Members of Congress from both sides of the aisle have sent a clear message to the five Commissioners of the Federal Communications Commission regarding new internet regulations: bring the power back to the people.
Recently Congressmen Gene Green and 73 House Democratic colleagues, including a number of members of the Congressional Black Caucus, sent a letter to FCC Chairman Julius Genachowski advocating for congressional input as the Commission considers the Chairman’s “third way” proposal on broadband regulation. The letter encouraged Chairman Genachowski not to take untoward actions that discourage further investment, restrict network management, slow the deployment of broadband, and jeopardize the jobs associated with broadband expansion.
Furthermore, the announcement that Sens. Jay Rockefeller and John Kerry, as well as Reps. Henry Waxman and Rick Boucher plan to pursue an inclusive process to revise the 1996 Telecommunications Act is also encouraging. Members of Congress should create a new path forward that clarifies the FCC’s authority over broadband services while prioritizing the National Broadband Plan’s objective of universal broadband access.
Back to the point of this piece: Bringing the power back to the people. What matters as we move forward on broadband are three critical issues. First, we must settle on implementing a broadband rulemaking process that serves to bridge the digital divide that still exists in many parts of this country. Recent statistics out of the FCC indicate that broadband adoption among African Americans still trails behind the national average. As broadband offers important opportunities for affordable health care, civic participation, online education and economic empowerment, it is unacceptable that members of our community do not have access to these benefits. Members of Congress should stand up for their underserved constituents and help forge a compromise that will encourage affordable access to broadband. Second, legislation would better account for the need for substantial private sector investment in broadband. It is hard to deny the power of private investment, especially when the broadband industry has pumped between $50 and $60 billion annually for the last several years to bring broadband into our neighborhoods, schools and community centers. As staff from the FCC has estimated that it could take up to $350 billion to deploy broadband nationally, current levels of investment must be maintained to ensure that broadband and its benefits are able to reach all Americans.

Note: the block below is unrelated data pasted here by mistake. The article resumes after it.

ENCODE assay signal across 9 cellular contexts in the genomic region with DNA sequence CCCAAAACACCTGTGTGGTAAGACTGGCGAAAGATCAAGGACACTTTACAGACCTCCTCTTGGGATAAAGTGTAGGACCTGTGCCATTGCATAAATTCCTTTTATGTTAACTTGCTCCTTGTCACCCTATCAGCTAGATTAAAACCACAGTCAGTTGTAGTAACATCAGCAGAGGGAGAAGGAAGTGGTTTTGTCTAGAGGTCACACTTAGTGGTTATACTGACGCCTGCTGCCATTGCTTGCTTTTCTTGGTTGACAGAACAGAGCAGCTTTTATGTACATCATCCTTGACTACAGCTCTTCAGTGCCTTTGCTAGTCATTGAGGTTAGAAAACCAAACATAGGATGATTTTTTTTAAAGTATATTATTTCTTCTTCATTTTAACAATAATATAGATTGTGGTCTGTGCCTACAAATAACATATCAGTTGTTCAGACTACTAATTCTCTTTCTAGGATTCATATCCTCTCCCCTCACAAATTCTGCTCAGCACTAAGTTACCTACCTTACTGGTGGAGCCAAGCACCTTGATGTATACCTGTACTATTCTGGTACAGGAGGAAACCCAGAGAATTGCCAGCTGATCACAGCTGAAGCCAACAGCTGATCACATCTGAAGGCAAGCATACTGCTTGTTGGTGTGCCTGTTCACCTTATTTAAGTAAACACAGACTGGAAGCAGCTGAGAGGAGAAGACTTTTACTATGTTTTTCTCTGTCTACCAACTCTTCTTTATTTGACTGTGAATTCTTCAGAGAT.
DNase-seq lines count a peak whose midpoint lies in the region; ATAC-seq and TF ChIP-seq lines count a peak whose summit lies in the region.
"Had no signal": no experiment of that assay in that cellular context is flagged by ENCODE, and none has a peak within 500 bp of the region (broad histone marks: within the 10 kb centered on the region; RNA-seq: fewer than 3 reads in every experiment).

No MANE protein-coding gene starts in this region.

Finally, and most importantly, through its more rigorous and diverse fact-finding and rulemaking process Congress will recognize what we have known all along, that broadband internet is a job creator. Not only does broadband build-out directly create jobs, but it also has spillover benefits, allowing displaced workers to retrain and seek out new job opportunities. Job creation is no small matter given our current economic climate, as it leads to greater wealth creation, community building, and overall prosperity for all Americans.
Chairman Genachowski must heed the calls of the bipartisan group of legislators who have implored him not to regulate broadband internet services. Instead this matter should be resolved by members of Congress. Congressional intervention will provide an effective avenue for minorities and underserved communities to express our concerns, while narrowing the digital divide, promoting continued investment, and creating jobs.
Congressional action on broadband is the only true way to bring the power back to the people. We thank the members of the Congressional Black Caucus and other key elected officials for pressing this important matter before the Federal Communications Commission.
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